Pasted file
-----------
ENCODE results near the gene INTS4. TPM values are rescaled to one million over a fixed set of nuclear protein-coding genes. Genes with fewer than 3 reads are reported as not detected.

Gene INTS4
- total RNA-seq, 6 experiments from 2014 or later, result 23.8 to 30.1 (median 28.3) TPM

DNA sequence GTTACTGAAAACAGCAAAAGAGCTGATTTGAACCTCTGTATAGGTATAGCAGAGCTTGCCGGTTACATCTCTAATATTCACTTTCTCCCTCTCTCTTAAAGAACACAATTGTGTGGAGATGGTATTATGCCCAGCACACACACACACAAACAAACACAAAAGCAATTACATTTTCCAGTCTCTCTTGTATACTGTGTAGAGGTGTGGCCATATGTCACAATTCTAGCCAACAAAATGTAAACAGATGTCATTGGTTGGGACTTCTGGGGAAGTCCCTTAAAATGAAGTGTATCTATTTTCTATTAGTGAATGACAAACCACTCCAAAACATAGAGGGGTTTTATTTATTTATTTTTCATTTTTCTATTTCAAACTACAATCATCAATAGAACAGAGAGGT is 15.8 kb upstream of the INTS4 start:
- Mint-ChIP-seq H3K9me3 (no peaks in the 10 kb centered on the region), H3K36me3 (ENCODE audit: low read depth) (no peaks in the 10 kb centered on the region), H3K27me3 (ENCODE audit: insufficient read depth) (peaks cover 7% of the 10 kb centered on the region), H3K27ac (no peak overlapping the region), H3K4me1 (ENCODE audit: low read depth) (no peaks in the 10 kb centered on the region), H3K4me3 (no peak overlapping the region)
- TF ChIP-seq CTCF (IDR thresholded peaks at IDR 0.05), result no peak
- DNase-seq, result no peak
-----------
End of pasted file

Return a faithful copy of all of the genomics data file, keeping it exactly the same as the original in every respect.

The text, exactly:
ENCODE results near the gene INTS4. TPM values are rescaled to one million over a fixed set of nuclear protein-coding genes. Genes with fewer than 3 reads are reported as not detected.

Gene INTS4
- total RNA-seq, 6 experiments from 2014 or later, result 23.8 to 30.1 (median 28.3) TPM

DNA sequence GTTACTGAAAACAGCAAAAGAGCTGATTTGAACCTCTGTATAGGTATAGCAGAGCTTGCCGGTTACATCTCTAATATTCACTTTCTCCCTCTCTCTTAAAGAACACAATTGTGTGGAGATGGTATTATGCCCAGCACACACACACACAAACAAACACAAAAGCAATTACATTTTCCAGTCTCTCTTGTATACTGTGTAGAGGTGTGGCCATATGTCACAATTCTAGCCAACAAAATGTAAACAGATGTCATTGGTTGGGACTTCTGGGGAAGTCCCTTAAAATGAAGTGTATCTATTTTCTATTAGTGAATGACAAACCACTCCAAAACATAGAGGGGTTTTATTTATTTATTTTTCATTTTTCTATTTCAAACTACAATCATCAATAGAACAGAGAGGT is 15.8 kb upstream of the INTS4 start:
- Mint-ChIP-seq H3K9me3 (no peaks in the 10 kb centered on the region), H3K36me3 (ENCODE audit: low read depth) (no peaks in the 10 kb centered on the region), H3K27me3 (ENCODE audit: insufficient read depth) (peaks cover 7% of the 10 kb centered on the region), H3K27ac (no peak overlapping the region), H3K4me1 (ENCODE audit: low read depth) (no peaks in the 10 kb centered on the region), H3K4me3 (no peak overlapping the region)
- TF ChIP-seq CTCF (IDR thresholded peaks at IDR 0.05), result no peak
- DNase-seq, result no peak